So far as international locations go, Costa Rica is on the smaller finish of the spectrum. A bit bigger than the Netherlands however with much less land than Latvia and Eire, by way of territory, we rank 126. We would have restricted area however we make up for it with a large quantity of biodiversity together with nicely over 900 fowl species on the official Costa Rica fowl record. With good cause, a lot of birders go to Costa Rica and we even have a great sized native birding neighborhood.
One would assume that with a lot fowl commentary occurring, there would not be something left to find. Nonetheless, because the previous few years have proven, that is simply not the case. As with so many locations on the globe, particularly the tropical locations the place biodiversity runs amok, it looks as if the extra that biophiles look and search and probe, the extra bio treasures we discover. In Costa Rica, this previous yr has seen anticipated additions like Lesser Black-backed Gull and Crimson-backed Tanager together with considerably much less anticipated birds like Yellow-nosed Albatross within the Caribbean and an equally mega possible Salvin’s Albatross within the Pacific. There was additionally that unbelievable go to by a Spectacled Petrel at Tortuguero.
There are different birds nonetheless anticipated, I’ve a couple of in thoughts that most likely additionally happen someplace within the border space with Nicaragua (hiya Altamira Oriole and Ladder-backed Woodpecker). Nonetheless, the most recent addition wasn’t any of those. It was one thing that really caught me without warning, a fowl often heard or seen in Mexico or sure, out of the best way gulches in Arizona. It’ a fowl I truly nonetheless want and will probably be on the lookout for as a result of amazingly, an area birder discovered a number of at a website close to a seaside in northwestern Costa Rica in Santa Rosa Nationwide Park!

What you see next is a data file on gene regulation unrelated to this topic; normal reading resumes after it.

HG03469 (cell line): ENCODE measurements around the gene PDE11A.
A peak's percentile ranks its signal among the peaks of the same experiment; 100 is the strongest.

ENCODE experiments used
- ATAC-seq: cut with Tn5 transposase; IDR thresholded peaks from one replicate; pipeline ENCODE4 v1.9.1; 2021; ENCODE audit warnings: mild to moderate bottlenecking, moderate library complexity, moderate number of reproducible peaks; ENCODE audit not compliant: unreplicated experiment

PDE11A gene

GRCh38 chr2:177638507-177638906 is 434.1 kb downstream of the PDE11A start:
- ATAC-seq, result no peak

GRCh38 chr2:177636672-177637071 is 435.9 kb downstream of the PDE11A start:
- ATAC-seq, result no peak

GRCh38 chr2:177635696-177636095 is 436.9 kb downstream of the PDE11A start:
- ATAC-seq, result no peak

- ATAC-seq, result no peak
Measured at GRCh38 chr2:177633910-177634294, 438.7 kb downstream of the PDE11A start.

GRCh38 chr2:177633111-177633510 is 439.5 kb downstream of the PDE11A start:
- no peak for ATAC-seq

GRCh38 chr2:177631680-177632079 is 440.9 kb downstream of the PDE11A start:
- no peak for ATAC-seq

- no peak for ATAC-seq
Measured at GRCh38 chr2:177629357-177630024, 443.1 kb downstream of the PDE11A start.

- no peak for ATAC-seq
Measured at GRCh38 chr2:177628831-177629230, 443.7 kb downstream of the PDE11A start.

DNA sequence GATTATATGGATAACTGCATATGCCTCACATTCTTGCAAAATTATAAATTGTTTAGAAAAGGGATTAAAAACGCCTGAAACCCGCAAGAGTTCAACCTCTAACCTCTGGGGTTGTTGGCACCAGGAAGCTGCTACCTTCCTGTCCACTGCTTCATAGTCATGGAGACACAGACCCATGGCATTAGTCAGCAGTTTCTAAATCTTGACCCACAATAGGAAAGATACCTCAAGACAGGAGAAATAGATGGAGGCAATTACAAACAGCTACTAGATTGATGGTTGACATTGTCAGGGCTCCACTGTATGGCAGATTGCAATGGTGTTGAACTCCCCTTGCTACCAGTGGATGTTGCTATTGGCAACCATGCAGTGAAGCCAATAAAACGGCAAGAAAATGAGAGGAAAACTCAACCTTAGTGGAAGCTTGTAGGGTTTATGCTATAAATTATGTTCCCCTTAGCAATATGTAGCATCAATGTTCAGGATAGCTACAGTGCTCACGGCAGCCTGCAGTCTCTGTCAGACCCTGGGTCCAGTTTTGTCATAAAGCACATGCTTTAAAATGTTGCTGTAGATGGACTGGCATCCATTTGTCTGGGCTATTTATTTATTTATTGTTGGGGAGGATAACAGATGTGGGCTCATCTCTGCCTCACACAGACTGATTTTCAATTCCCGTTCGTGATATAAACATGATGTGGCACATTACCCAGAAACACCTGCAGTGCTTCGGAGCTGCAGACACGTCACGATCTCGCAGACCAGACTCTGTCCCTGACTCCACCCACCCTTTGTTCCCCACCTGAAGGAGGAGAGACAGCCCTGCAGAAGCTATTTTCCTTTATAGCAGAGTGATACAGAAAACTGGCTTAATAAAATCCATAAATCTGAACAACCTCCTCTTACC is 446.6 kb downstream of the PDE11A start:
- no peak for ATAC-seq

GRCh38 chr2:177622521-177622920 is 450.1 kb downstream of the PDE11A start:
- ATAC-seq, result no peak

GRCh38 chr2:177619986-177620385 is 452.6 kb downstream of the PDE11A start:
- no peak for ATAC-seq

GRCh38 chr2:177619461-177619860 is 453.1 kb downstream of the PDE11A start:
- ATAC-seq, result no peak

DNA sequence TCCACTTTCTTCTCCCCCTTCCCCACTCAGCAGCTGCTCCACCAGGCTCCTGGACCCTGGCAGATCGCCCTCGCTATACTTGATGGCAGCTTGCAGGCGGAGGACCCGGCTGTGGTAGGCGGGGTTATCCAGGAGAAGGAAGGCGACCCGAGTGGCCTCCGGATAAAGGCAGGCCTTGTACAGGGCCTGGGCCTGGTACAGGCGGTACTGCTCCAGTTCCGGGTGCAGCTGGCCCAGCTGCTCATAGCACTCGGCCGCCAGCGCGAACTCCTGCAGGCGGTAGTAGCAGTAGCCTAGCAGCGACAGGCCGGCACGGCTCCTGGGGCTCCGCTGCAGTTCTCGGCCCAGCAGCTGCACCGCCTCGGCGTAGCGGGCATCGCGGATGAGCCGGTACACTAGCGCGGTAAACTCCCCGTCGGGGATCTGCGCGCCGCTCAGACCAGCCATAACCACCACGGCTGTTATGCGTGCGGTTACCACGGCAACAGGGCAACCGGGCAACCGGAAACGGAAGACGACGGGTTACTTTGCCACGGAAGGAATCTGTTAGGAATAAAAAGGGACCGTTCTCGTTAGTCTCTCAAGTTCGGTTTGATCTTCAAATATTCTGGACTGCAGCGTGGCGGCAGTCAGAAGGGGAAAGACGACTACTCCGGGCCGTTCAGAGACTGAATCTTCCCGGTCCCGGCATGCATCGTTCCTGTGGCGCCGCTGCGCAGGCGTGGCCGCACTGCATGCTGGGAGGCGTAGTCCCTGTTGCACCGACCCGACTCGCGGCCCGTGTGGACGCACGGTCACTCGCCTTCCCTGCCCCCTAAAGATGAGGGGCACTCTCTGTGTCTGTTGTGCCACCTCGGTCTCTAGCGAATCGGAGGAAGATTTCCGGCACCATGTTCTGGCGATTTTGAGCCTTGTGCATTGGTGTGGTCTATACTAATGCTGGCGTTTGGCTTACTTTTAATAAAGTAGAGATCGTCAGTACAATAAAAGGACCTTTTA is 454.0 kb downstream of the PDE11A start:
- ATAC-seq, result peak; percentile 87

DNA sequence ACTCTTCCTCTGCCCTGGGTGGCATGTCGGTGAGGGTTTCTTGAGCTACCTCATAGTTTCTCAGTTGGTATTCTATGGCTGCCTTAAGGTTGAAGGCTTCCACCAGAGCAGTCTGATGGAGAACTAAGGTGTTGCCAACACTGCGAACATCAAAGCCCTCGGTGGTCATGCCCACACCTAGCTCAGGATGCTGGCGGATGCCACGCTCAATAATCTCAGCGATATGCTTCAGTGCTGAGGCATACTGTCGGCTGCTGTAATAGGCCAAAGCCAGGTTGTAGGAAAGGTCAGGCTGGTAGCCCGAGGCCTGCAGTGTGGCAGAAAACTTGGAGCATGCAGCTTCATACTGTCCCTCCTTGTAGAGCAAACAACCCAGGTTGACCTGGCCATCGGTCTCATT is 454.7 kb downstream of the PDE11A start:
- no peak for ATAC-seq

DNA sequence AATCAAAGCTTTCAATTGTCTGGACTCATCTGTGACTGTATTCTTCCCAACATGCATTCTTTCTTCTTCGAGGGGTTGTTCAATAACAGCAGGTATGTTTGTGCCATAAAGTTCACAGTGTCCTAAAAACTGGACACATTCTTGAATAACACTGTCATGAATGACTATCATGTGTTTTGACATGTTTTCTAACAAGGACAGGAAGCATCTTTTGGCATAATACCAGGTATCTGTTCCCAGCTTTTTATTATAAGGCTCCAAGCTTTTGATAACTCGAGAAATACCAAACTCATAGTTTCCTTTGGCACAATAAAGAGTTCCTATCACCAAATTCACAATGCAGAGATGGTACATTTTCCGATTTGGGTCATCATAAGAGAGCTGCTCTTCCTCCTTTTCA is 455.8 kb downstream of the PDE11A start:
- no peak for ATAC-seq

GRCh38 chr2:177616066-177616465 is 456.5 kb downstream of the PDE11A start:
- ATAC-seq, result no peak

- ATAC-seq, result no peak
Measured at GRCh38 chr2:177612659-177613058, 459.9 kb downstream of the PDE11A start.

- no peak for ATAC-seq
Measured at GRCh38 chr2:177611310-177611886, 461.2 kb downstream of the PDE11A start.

Once I noticed the eBird notification for Buff-collared Nightjar, I assumed, oh, that should be a mistake. However no, there have been photographs and recordings made by an skilled native birder, Gerald Pereira. Little doubt about it, Buff-collared Nightjar, a number of of them and new and surprising for Costa Rica! The sightings increase a number of questions. The place did they arrive from? Have they all the time been there? Are different remoted populations ready to be discovered? Why weren’t they found earlier than then?
I do not know the solutions however in all chance, that they signify a newly established localized inhabitants. If that they had already been current, one would assume that somebody would have discovered them however then once more, they have been seen in a restricted and little visited space, and are nocturnal. Maybe different populations exist in a couple of different spots in Guanacaste? Maybe they solely sing at sure occasions of the yr? There’s not a lot evening birding taking place up that approach, Gerald’s discovery exhibits that possibly we ought to be doing extra trying in out of the best way locations, each day and evening. I ponder what else is ready to be present in closely birded Costa Rica?